I just got back from attending a Viewing with Pete, a Viewing of a nineteen-year-old boy we knew. The body in the camo casket didn't look like the boy we knew, because that boy had blown his face off with a shot gun Friday night. They'd put the face back together again as best they could, but Andrew was gone.
I texted Ryan saying "Andrew's Viewing is from 5-7."
I hated that. "Andrew's Viewing."
As though it were Andrew's jacket, Andrew's new truck, Andrew's little sister.
He worked with us at Bully's until about a week ago. He was a good boy, a good worker. I remember when he first started, several months back, as dish washer. Every time I would tell him how to do something, he'd apologize with serious big blue eyes, as though he were afraid he was in trouble. Before too long he warmed up, and his impish, impetuous, hot-headed self came out. Hot headed and tough, all boy, who yet loved country music and claimed his little sister as his best friend. I could never be angry at him, with that impish face. When I would bring him dishes at the last minute when he'd thought he was about done he'd suddenly exclaim Dammit, Jaralei! Half exasperated, but half being funny because he knew it always made me laugh, every single time.
Andrew. The boy who would always drink a big glass of chocolate milk every morning upon arriving at work, and a cookies and cream Big Train in the afternoon, and he wanted me to make it 'runny'. Why did he like it runny? Who likes it that way?? I don't know. But Andrew did.
He'd come back while I was baking or roasting and sit on the burlap coffee sacks, and we'd talk about his weekend camping or fishing trips, or country music, about which we almost always agreed. Or he'd wander back and ask What are you baking for me today? Tonight, at the viewing, they played the song Dirt Road Anthem by Jason Aldean. "I can't believe they're playing this," I whispered to Pete. "Andrew hated this song. Does no one know he hated this song??"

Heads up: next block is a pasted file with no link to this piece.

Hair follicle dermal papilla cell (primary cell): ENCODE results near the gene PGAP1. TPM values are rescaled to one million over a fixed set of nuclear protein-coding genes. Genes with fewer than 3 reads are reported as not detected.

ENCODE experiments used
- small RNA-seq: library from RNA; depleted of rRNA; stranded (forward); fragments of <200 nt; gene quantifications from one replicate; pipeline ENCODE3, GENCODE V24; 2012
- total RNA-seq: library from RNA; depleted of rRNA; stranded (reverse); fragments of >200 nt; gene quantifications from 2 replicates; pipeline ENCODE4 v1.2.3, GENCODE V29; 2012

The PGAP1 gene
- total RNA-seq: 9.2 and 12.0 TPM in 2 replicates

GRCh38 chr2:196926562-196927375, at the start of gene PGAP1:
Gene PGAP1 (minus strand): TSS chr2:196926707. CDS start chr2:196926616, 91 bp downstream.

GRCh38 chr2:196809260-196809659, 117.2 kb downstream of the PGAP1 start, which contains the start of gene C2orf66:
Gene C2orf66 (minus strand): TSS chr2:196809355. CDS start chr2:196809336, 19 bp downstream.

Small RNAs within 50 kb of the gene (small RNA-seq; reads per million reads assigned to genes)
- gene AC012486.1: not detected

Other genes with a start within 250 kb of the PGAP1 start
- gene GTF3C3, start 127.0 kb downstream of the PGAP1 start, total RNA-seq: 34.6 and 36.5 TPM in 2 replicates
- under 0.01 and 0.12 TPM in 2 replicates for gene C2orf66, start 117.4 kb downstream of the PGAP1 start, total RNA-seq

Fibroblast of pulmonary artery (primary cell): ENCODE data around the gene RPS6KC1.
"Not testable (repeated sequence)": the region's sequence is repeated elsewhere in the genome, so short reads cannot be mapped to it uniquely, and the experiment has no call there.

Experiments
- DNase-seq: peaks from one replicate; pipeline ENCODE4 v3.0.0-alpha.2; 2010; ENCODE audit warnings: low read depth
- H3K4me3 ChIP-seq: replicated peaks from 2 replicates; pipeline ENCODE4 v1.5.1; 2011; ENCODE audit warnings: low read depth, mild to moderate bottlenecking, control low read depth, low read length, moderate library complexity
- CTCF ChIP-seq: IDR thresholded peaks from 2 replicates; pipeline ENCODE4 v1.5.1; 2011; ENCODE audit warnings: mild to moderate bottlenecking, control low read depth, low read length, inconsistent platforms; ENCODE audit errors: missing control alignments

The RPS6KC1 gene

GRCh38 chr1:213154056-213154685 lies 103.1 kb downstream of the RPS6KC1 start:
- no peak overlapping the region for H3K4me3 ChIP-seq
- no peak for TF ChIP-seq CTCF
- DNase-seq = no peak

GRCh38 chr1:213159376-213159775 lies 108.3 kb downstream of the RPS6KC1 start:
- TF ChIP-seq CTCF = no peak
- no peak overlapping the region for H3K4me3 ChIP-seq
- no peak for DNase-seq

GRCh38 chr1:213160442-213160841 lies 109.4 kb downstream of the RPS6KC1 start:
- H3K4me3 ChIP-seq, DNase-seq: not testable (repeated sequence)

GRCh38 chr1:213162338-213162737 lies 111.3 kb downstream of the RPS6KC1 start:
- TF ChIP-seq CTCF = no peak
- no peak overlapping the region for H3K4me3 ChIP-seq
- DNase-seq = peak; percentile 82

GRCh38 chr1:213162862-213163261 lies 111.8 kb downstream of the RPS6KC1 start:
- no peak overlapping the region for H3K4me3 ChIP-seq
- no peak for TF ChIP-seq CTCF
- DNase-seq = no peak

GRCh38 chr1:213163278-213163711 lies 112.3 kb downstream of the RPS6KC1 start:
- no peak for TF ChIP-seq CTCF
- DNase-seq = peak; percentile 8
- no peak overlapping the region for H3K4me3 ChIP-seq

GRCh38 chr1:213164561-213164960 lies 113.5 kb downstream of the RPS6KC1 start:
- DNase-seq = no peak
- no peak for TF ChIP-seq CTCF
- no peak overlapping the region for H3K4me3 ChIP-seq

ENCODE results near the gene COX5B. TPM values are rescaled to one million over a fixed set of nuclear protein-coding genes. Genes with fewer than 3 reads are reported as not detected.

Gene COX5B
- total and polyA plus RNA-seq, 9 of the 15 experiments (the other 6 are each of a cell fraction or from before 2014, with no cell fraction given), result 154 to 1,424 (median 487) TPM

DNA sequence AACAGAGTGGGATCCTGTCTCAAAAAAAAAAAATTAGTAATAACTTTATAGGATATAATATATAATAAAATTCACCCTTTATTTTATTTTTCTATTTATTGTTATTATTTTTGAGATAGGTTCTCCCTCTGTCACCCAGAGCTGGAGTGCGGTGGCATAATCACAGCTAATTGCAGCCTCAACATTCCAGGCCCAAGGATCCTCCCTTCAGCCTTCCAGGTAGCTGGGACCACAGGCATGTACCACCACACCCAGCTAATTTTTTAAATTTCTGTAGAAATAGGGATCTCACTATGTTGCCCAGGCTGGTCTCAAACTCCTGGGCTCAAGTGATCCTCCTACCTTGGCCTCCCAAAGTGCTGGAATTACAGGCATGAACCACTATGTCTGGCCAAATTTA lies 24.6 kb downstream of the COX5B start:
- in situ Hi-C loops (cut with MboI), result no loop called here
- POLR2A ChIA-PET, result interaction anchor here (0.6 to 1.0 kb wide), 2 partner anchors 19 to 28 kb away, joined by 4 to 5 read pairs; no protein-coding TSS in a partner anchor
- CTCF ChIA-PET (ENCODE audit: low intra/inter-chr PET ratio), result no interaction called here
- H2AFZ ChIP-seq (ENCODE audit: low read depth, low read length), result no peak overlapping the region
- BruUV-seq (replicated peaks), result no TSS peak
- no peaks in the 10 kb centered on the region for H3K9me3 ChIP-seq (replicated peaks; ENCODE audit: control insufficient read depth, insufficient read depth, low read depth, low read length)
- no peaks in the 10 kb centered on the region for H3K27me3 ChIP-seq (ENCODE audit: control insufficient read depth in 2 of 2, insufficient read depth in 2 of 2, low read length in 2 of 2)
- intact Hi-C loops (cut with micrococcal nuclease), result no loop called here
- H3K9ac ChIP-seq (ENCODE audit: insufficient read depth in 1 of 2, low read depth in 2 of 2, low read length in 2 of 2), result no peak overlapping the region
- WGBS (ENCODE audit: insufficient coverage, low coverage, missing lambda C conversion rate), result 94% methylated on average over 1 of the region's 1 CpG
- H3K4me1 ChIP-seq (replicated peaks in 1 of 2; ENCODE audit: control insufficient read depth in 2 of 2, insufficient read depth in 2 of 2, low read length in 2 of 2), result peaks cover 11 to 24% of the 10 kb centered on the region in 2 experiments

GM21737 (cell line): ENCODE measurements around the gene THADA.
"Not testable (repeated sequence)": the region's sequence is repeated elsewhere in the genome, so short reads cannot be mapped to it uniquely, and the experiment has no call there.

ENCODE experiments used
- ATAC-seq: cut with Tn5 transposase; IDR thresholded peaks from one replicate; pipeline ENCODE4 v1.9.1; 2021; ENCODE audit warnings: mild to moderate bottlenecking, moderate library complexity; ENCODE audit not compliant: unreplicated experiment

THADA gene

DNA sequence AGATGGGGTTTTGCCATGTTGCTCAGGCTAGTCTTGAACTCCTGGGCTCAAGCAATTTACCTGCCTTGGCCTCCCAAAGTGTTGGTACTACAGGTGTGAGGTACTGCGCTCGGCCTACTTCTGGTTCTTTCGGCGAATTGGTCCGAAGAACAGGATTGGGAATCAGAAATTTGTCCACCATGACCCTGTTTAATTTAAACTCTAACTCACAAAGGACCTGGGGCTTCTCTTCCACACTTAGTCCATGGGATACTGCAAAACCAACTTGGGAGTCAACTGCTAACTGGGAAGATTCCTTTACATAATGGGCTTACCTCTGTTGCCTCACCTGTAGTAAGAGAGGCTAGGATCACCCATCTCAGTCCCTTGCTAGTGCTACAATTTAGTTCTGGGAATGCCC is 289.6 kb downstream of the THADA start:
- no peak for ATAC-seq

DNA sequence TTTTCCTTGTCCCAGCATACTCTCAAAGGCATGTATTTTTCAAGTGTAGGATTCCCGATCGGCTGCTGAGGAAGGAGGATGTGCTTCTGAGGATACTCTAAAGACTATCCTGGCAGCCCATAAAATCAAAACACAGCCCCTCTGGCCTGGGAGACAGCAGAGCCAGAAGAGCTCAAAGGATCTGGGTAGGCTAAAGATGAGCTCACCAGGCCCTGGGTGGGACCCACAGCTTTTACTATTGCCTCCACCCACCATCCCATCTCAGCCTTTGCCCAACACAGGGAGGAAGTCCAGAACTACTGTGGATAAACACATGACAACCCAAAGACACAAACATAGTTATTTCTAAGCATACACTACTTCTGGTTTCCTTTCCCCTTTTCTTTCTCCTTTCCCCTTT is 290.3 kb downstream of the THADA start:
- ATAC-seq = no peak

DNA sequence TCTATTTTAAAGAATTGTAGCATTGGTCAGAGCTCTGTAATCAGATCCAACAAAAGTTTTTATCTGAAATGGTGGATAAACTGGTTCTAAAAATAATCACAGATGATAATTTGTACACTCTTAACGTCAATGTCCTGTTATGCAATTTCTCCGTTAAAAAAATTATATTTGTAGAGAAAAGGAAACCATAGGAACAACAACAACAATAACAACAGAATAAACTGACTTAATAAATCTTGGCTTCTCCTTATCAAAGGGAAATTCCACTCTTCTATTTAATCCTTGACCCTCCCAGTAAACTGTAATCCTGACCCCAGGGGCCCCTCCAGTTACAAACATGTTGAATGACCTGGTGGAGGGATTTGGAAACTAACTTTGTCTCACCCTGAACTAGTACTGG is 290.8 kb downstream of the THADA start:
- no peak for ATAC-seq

One day we were chatting through the window to the kitchen, kitchen staff and front house staff, and Aida said "Shut the front door!" and I'll always remember Andrew's face, the taken aback expression and the way he burst into laughter, exclaiming I thought she was really going to say it!!
His Dad was at the Viewing, of course, crying, accepting hugs. I wanted to grab him and shove his face into the mess that was Andrew all over his garage floor, like a bad dog who's pissed on the floor. Look at this! I want to say. Look at what you've done! Look at this mess! Look at your boy! YOU did this! When Andrew was eleven his parent's split. His Mom was a meth addict, and his Dad was an abusive drunk. The sister and brother chose to go with their Mom, who was trying to clean up, while Andrew - the oldest - chose to stay with his Dad, his logic being that his Mom would never really disown him. So in choosing to stay with Dad he was somehow able to keep them both.
The family came into Bully's the other day to use the back tea room. Lots of family from out of town for the funeral, all, ironically with Bible names: Leah, Naomi, Elizabeth, Abel. What are you doing here? I wanted to scream at them. Where were you when Andrew was being beaten by his inebriated Dad? Where were you when his Mom was strung out on meth? Where were you last week when his Dad kicked him out then called the cops when he tried to get his stuff from his room and had him arrested for breaking and entering? NOW you show up?